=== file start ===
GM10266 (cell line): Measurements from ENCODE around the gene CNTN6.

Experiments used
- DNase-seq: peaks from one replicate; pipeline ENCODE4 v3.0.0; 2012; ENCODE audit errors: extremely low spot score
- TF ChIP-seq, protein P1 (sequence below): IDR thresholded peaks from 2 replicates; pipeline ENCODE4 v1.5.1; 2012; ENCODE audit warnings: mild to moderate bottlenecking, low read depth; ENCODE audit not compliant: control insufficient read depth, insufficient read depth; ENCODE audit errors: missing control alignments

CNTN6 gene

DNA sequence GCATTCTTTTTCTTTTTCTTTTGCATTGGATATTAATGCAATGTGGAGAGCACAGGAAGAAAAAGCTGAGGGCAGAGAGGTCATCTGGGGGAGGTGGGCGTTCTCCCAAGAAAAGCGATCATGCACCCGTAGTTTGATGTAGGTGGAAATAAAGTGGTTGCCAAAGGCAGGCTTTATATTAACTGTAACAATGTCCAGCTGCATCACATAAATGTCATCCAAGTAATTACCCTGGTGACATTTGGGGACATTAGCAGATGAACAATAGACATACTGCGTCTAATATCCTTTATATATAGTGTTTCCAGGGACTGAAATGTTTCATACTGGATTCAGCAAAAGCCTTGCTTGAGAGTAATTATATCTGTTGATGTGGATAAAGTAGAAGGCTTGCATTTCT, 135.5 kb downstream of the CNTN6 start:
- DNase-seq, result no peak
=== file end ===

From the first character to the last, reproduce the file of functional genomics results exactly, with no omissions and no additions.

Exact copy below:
GM10266 (cell line): Measurements from ENCODE around the gene CNTN6.

Experiments used
- DNase-seq: peaks from one replicate; pipeline ENCODE4 v3.0.0; 2012; ENCODE audit errors: extremely low spot score
- TF ChIP-seq, protein P1 (sequence below): IDR thresholded peaks from 2 replicates; pipeline ENCODE4 v1.5.1; 2012; ENCODE audit warnings: mild to moderate bottlenecking, low read depth; ENCODE audit not compliant: control insufficient read depth, insufficient read depth; ENCODE audit errors: missing control alignments

CNTN6 gene

DNA sequence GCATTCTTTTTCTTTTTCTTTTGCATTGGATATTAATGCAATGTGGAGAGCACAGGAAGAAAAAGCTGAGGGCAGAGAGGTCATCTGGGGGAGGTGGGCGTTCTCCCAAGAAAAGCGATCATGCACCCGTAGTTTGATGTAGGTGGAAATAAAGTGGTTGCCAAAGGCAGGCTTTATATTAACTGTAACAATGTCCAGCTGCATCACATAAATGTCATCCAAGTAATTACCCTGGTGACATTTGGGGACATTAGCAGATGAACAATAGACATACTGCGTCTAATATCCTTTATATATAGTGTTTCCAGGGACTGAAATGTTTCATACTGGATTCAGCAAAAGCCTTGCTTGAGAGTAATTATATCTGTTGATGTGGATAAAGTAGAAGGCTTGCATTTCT, 135.5 kb downstream of the CNTN6 start:
- DNase-seq, result no peak